Moscow: Trud i Kniga, 1924. Item #1387
47,  pp: ill. 17x13 cm. In original publisher’s illustrated wrappers by Samuil Adlivankin. Spine and pages along the spine restored, otherwise mint.
Scarce. First edition. Wrapper design and black and white illustrations by the Soviet artist Samuil Adlivankin (1897-1966).
An agitational poem written by Vladimir Mayakovsky (1893- 1930) and Sergey Tretyakov (1892-1937) and dedicated to the new Labor Code of the RSFSR (1922). Penned in the form of a children’s poem, the text was intended to explain the essence of the new Labor Code and to shed light on its advantages in an easy and understandable manner. Printed alongside the text are illustrations by Samuil Adlivankin, depicting the state of the workers before the October Revolution and the Russian Civil War and the improvement in their lives under the new regime. A few years after the publication of the book, both Mayakovsky and Tretyakov became disillusioned with the USSR and the Bolshevik regime. Tretyakov was arrested on July 25, 1937, and executed on the charges of espionage.
The artist Samuil Adlivankin was born in Tatarsk (Mogilev province) and as a child, received a traditional Jewish education. From 1912 to 1917, he studied at the Odessa Art School, and from 1918 to 1919, studied in Moscow under the direction of the painter Vladimir Tatlin. During the 1920s, Adlivankin drew caricatures for various magazines and designed propaganda posters in collaboration with Vladimir Mayakovsky. Like many other Jewish artists and intellectuals in the USSR, during the late 1940s, Adlivankin was accused of cosmopolitism; his works were subjected to severe criticism and until the mid-1950s were not displayed in exhibitions. His first and only solo exhibition was held in Moscow in 1961, a few years before his death.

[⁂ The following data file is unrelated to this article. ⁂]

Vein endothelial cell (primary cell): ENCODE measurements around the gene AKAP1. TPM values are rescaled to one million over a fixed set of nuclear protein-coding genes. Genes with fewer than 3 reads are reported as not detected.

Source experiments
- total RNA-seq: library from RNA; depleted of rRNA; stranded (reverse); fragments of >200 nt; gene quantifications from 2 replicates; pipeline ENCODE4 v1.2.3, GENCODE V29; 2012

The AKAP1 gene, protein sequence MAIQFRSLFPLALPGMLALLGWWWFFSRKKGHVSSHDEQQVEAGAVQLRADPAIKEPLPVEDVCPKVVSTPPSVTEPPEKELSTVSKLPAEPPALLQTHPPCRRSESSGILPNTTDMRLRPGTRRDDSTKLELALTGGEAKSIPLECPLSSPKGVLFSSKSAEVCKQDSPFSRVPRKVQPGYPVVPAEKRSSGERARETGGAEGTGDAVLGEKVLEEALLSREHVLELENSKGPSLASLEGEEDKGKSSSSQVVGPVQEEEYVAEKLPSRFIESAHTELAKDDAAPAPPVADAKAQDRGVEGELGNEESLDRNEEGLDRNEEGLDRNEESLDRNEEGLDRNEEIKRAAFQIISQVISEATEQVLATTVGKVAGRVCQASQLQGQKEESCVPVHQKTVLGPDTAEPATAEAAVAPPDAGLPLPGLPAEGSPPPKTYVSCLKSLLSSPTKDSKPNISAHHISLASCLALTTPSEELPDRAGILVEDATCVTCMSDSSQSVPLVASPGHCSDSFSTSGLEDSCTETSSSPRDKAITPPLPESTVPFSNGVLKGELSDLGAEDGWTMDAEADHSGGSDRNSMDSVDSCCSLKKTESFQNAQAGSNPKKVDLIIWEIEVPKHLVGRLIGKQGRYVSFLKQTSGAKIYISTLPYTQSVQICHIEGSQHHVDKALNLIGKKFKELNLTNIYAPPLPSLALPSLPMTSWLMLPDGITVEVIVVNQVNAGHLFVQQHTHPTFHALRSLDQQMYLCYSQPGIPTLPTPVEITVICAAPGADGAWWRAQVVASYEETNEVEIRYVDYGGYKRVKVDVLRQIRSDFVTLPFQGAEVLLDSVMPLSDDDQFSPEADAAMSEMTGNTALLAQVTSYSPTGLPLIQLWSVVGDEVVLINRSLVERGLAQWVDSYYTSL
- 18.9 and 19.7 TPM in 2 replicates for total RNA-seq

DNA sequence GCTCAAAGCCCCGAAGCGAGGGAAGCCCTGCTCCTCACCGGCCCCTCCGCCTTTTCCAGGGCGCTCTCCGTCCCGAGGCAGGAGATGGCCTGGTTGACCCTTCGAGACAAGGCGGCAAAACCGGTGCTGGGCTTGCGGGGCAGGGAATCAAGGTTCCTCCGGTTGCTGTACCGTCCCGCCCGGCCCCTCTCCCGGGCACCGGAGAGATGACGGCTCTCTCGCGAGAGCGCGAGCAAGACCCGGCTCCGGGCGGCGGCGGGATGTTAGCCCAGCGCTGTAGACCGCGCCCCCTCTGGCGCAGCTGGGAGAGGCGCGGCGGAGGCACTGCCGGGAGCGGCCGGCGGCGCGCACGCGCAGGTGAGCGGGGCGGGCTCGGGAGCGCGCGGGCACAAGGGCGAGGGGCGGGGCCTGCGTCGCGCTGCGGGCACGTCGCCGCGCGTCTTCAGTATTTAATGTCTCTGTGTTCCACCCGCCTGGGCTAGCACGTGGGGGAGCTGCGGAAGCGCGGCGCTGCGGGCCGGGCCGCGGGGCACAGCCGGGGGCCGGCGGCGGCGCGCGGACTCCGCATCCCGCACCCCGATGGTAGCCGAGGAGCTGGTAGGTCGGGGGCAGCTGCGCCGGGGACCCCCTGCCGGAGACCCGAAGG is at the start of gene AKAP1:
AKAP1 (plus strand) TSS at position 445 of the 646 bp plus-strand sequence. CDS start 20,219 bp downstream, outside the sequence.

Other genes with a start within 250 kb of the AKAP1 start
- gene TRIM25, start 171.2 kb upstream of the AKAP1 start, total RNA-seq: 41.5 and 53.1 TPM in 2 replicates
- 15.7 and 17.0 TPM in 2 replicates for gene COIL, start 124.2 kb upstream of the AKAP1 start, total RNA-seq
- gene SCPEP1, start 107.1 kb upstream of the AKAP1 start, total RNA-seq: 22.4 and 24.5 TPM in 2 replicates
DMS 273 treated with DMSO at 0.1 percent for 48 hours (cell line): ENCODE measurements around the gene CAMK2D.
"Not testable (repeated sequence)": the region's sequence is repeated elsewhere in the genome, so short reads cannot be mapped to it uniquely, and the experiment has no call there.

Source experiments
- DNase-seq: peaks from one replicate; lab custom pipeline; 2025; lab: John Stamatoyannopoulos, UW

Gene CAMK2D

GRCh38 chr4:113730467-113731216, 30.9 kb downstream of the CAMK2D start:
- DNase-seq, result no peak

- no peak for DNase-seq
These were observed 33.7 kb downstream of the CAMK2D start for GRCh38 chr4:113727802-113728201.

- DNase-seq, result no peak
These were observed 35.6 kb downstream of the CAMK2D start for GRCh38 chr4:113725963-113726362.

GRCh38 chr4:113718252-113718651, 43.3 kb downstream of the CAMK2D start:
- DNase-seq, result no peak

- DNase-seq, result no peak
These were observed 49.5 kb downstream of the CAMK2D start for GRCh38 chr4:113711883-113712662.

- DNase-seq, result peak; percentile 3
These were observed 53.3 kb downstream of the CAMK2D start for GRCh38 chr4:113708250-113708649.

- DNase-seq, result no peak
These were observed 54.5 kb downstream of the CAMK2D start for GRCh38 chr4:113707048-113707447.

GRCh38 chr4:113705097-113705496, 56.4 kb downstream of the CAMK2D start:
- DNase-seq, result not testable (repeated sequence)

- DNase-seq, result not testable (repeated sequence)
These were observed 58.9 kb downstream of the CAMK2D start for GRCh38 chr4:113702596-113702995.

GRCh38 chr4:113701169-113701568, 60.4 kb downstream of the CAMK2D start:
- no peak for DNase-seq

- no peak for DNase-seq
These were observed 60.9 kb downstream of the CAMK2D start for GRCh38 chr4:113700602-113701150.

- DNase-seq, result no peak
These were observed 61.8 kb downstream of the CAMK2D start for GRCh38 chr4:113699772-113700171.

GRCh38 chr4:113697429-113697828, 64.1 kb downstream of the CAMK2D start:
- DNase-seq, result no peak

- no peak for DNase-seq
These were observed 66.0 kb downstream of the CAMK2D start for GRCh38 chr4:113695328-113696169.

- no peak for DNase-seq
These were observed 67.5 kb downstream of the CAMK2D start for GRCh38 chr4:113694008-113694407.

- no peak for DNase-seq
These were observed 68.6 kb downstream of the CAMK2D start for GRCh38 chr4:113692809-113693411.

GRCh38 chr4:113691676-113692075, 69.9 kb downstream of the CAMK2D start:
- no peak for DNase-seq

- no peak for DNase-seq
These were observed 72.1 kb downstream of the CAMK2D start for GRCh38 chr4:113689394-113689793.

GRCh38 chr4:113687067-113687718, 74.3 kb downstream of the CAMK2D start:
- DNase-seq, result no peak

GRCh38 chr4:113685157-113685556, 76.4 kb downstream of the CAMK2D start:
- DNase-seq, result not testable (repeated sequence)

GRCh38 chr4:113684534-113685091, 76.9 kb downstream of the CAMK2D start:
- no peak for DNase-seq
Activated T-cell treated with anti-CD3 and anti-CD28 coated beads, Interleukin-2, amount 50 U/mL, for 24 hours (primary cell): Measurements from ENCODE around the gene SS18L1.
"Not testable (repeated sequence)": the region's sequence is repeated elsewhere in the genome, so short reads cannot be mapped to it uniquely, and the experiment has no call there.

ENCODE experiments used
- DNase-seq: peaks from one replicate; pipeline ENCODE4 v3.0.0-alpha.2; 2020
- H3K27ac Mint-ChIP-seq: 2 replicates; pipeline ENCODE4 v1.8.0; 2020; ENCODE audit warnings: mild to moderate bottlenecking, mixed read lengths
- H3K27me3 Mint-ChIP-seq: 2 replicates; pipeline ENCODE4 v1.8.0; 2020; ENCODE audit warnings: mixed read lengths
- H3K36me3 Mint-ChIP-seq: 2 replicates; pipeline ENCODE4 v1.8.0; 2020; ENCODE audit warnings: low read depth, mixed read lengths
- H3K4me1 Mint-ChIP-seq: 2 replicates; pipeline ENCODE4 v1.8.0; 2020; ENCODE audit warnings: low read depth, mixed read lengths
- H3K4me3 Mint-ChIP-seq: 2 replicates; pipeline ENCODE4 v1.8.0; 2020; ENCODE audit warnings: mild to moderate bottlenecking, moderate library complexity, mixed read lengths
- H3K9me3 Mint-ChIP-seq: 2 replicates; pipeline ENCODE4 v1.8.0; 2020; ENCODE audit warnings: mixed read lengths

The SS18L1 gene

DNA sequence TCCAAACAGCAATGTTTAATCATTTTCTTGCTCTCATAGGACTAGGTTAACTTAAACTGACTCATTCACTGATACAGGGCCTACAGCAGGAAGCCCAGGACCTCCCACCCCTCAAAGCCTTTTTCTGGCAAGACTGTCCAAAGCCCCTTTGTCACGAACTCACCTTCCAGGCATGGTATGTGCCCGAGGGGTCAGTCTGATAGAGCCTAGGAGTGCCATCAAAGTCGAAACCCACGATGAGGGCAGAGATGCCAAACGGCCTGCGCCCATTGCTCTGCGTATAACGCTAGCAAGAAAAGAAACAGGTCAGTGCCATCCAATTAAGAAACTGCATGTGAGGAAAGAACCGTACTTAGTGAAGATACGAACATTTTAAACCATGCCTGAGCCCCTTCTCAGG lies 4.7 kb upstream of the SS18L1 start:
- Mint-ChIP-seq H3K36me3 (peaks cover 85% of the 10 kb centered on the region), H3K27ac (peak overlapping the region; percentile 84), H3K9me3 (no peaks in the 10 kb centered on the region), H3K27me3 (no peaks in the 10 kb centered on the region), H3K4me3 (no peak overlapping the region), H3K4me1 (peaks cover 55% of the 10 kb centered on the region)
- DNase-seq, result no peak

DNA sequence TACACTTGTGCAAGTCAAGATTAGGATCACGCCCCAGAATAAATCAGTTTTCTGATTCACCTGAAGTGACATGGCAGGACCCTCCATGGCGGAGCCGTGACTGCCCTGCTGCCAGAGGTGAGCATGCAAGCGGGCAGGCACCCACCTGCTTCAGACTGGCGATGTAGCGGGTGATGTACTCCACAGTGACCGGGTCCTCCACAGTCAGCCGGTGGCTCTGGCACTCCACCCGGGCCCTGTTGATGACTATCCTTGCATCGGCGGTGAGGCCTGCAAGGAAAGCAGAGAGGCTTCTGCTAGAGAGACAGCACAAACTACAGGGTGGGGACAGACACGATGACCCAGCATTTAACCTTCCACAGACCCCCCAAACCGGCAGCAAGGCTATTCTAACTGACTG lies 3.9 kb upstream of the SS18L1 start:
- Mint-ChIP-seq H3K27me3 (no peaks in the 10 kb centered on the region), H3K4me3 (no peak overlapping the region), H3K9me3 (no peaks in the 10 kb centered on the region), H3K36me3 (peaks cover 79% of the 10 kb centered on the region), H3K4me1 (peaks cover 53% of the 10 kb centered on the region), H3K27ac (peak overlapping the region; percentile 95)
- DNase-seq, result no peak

The transition from the policy of war Communism to the new economic policy required a change in Soviet labor legislation, bringing it into line with the new conditions of socio-economic life. As a result, on November 9, 1922, the Soviet state adopted the second Labor Code, which entered into force on November 22. The decree abolished the labor mobilization of skilled workers and specialists at state enterprises. The basis for admission to work became an employment contract concluded by the employee and the administration. The procedure for dismissal from work was also changed. The length of the working day was reduced to 8 hours, and for adolescents aged 16 to 18 years, a 6-hour workday was established. Weekly rest, holidays, and annual holidays were also legally fixed. Particular attention was paid to the regulation of the labor of adolescents and women. The second Labor Code was active until 1971 when the Soviet state adopted the Fundamentals of the USSR Legislation on Labor.
Worldcat shows 1 copy of the edition at Getty Library.